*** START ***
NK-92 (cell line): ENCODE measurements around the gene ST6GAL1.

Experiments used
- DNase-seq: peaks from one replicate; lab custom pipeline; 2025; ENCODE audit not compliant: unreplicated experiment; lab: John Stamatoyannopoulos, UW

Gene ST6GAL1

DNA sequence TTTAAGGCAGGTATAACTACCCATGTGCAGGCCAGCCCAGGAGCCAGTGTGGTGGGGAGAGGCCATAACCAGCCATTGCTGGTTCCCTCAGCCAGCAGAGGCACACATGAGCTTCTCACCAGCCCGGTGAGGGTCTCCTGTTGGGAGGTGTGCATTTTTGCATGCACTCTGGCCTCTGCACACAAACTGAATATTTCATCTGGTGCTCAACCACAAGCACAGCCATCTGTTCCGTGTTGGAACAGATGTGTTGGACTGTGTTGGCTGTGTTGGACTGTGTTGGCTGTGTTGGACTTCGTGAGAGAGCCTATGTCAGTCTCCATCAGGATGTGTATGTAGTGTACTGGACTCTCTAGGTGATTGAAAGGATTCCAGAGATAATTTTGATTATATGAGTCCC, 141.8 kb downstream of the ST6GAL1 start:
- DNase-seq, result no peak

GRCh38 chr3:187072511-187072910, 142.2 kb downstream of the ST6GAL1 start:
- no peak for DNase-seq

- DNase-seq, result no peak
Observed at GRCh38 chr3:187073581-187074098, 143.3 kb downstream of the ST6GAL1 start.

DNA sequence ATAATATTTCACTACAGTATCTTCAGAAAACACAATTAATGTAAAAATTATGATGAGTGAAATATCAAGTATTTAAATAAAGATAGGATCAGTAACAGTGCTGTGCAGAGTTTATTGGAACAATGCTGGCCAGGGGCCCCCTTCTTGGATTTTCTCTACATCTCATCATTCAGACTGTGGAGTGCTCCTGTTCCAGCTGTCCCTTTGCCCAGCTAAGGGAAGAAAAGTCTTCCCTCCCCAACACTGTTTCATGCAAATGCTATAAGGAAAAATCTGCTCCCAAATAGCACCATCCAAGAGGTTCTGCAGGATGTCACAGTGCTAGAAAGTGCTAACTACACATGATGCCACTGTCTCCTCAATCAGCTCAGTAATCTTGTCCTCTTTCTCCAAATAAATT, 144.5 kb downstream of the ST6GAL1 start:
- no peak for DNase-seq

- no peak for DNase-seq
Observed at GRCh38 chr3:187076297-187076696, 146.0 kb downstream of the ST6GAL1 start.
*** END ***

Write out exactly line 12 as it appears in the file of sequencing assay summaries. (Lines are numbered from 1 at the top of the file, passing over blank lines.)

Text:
- no peak for DNase-seq